Senior speeches from Tyshawn Taylor, Conner Teahan and Jordan Juenemann following KU's 73-63 victory over Texas March 3, 2012.
Kansas coach Bill Self talks to reporters following the Jayhawks' 73-63 victory over Texas on March 3, 2012.
No manufactured drama will follow Thomas Robinson into the postseason. Everybody, from coach Bill Self to Robinson himself, realized long ago that the issue of whether he would return to Kansas for his senior season was not an issue at all. So why fake it?
Still, because Robinson is not a senior, he did not give a senior speech Saturday night after his final game in Allen Fieldhouse. He got everything but that, though, in the way of being honored by his coach and the 16,300 late-night spectators.
“We’ve all been blessed to watch a kid grow up, right before our eyes, who has a legitimate chance to be National Player of the Year, who has sacrificed so much for the good of all of us,” Self said to the crowd. “Let’s recognize No. 0, Thomas Robinson.”
Robinson faced every direction and waved thanks to the crowd and even blew a couple of kisses. He said later he was afraid he would have to speak and had nothing prepared.
Self said he received letters urging him to let Robinson speak, but he didn’t believe that was right. After all, it’s called Senior Night, and Robinson is not the first junior who did great things for Kansas basketball who left a year early. Wilt Chamberlain, Paul Pierce, Brandon Rush, Mario Chalmers, Cole Aldrich and the Morris twins come to mind.
“If you want to speak, though, you could stick around for one more year,” Self said into the microphone.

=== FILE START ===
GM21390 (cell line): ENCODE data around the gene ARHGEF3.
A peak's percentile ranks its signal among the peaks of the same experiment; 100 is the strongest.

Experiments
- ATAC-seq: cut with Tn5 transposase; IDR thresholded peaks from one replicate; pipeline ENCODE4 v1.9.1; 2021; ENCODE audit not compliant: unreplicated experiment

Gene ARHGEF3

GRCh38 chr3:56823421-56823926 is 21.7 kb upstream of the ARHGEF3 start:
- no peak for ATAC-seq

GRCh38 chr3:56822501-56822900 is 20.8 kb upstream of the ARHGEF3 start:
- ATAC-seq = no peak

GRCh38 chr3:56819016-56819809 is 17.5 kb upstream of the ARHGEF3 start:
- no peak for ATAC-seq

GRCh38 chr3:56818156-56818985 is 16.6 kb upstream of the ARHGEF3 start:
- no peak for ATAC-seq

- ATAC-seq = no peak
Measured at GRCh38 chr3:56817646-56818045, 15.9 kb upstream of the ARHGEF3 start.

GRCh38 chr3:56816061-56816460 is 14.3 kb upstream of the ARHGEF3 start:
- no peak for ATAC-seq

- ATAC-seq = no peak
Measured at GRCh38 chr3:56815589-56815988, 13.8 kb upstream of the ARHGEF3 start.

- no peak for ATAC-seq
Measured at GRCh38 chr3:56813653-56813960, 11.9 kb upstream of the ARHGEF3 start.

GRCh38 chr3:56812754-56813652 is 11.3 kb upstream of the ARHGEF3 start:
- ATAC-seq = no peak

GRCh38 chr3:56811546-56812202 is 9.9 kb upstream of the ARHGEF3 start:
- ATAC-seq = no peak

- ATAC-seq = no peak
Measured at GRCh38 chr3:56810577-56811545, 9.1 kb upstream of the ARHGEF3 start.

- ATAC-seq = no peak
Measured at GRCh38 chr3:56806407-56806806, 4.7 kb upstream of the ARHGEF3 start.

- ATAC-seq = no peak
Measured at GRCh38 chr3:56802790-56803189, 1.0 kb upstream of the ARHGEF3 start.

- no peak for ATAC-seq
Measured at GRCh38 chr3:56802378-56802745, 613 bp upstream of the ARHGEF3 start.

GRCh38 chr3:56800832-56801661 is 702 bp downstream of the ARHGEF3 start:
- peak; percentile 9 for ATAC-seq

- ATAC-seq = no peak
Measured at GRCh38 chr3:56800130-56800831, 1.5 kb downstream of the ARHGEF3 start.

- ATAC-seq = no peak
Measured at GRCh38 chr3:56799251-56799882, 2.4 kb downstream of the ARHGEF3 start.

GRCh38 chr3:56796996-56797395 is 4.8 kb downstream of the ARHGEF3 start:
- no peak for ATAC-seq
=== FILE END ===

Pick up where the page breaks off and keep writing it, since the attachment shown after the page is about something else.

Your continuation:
Robinson might have been the only one not to hear him because he was deep in an embrace with Tyshawn Taylor.
During the post-game, post-speeches news conference, Self reiterated that Robinson won’t be back when he said, “Thomas, playing his last game, played well, he just didn’t make free throws.”
Shortly before that, Robinson was asked to say what the message of his speech would have been, since he won’t ever get to give one.
“I’m never going to regret being a Jayhawk,” Robinson said. “Ever.”
He didn’t need to give a speech. His play in his final game in Allen Fieldhouse said all that needed to be said about why he will be missed so much.
Bouncing back from a so-so first half, Robinson dominated the second half of KU’s 73-63 victory against Texas. Robinson totaled 25 points and 14 rebounds, and 18 points and nine boards came after halftime.
Robinson and senior Tyshawn Taylor ensured Kansas of an undefeated season in the fieldhouse, where Taylor went 68-1 and Robinson went 50-1 during their careers, the lone loss coming to Texas, the day after Robinson’s mother died.
The mere fact Robinson decided to participate in that one showed how much his second family, the Kansas basketball team, means to him, how much comfort he drew from teammates after losing his grandmother, grandfather and mother in less than a month. The multiple tragedies left Robinson and his baby sister, Jayla, then 7, without the main sources of joy in their lives, other than each other. Jayla, being cared for by her father in Washington, D.C., could not make Saturday’s game because she was performing in a play.
If she performed as well as her brother, she no doubt received a warm ovation.
Robinson’s 22nd double-double of the season places him one behind national leader O.D. Anosike of Siena.
Robinson’s case for national player-of-the-year honors is strongest when his numbers against top competition are studied.
In games against eight ranked opponents — seven ranked in the top six in the nation at tipoff time — Robinson averaged 19.8 points and 12.3 rebounds. In those games, he shot .556 from the field and .762 from the line.
Even if Robinson doesn’t beat out Kentucky’s Anthony Davis for national player of the year, Robinson’s jersey will hang forever in the rafters, after he’s named a first-team All-American.